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Thoughts for the C-Suite: whose responsibility is it anyway? Yours? Mine? Ours?

Published by CME Manitoba on August 10, 2017

Thoughts for the C-Suite: whose responsibility is it anyway? Yours? Mine? Ours?

By Kevin Lusk, CME Advanced Manufacturing & Senior Executive Leadership Champion

A team of scientists from the University of Georgia, the University of California, Santa Barbara and Sea Education Association, have just released in the Journal of Science Advances the first global analysis ever of the production, use and fate of all plastics ever made. Here are the facts: by 2015, humans had generated 8.3 billion metric tons of plastics. 6.3 billion tons have already become waste. Only 9 per cent was recycled. 12 per cent was incinerated. 79 per cent is sitting in landfills or floating in our oceans, rivers and streams or elsewhere in the natural environment (an estimated 8 million metric tons of plastic entered the oceans in 2010 alone.) Unabated by 2050, the number is projected to rise to roughly 12 billion metric tons.

According to the study, from the 2 million metric tons produced in 1950 we topped 400 million metric tons in 2015. This production tonnage is only surpassed by materials, such as steel and cement. Steel and cement are used primarily for construction. Plastic’s largest market is packaging, and most of those products are used once and discarded. Roland Gayer, lead author of the paper and associate professor in UCSB's Bren School of Environmental Science and Management notes "roughly half of all the steel we make goes into construction, so it will have decades of use -- plastic is the opposite. Half of all plastics become waste after four or fewer years of use."  Of the total amount of plastics produced from 1950 to 2015, roughly half was produced in just the last 13 years.

As CEOs and owners of manufacturing firms, the number 1 reason for the firm’s existence in business is to make a profit. Without profit, no company can survive. But the uncontrolled impact on our environment and therefore on all of us, as identified by the runaway plastics environmental crisis, begs the question of who is responsible for product end of life disposal?

More often than not, CEOs don’t like to think about that question. Perhaps; however, as the ultimate stewards of the resources our businesses consume or convert into products, or at minimum as global citizens, we should be thinking about that. When that nifty new product you produced is finished its life, you of course, want to sell the next product or the next generation. But do you, as the manufacturer, the processor, the dealer or the distributor – all of whom have made a profit on the product – have any accountability for its re-cycling where possible, or its destruction where not?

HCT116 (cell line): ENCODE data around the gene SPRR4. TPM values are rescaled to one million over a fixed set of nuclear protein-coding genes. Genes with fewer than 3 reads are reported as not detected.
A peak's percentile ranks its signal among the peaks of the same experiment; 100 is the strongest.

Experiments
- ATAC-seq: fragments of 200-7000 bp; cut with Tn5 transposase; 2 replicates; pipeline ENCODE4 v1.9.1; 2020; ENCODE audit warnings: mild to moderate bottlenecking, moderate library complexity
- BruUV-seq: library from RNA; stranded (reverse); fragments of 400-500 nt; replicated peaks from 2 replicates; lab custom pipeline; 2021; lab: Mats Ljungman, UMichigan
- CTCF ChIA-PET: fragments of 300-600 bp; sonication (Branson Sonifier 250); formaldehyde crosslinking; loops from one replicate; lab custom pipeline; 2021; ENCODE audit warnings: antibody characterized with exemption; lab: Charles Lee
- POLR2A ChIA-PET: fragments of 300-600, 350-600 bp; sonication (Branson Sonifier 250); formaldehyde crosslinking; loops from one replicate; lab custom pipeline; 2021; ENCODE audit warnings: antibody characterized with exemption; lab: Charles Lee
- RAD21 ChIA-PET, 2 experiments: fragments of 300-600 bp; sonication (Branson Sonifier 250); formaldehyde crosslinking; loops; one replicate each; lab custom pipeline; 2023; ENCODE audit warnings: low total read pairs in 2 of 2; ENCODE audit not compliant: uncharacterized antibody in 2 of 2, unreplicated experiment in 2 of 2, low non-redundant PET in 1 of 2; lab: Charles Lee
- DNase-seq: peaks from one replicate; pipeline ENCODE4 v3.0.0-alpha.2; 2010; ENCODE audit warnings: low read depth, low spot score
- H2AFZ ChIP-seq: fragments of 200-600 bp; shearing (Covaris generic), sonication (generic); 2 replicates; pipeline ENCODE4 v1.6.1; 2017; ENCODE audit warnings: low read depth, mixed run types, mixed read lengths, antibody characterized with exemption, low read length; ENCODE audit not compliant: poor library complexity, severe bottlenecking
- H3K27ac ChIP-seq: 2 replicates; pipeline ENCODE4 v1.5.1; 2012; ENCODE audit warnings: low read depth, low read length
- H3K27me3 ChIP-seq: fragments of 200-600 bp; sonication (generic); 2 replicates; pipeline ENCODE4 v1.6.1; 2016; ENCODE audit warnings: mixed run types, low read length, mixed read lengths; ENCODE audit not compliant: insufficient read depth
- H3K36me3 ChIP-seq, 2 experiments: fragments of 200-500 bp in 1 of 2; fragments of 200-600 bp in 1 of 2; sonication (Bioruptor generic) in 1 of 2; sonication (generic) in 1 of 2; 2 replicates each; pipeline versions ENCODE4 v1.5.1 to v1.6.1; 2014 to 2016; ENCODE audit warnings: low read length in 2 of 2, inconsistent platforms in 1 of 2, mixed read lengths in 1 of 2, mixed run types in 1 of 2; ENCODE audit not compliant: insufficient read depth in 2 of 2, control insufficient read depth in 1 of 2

I can hear the screams already that “this is a cost I can’t handle!!” So here’s a question for you: Are our products right priced for the markets in which we compete? Or, are our products underpriced because we haven’t taken into consideration the true product cost when we consider the end of life disposal question?

In answering this question one can use the logic that the consumer bought the product. They assume complete responsibility for it. It’s not mine anymore. They used it up or they wore it out. But the thing is – you built it or made it. You made money off it. So whose responsibility is it anyway? Yours? Mine? Or ours?  

Sooner or later, unless we as manufacturers get our act together and come up with some form of policy or standard position on the end of product life question, either government or lobbyists are going to tell us whose responsibility it is… and how much it’s going to cost.

As your advocate for manufacturing policy input to government, CME has a series of committees including the Energy and Environment Committee that as a member, you’re welcome to become a part of and to share your views. Maybe it’s time for you to become more involved in CME. You can also email me your thoughts on the matter: 

Found in: sustainability

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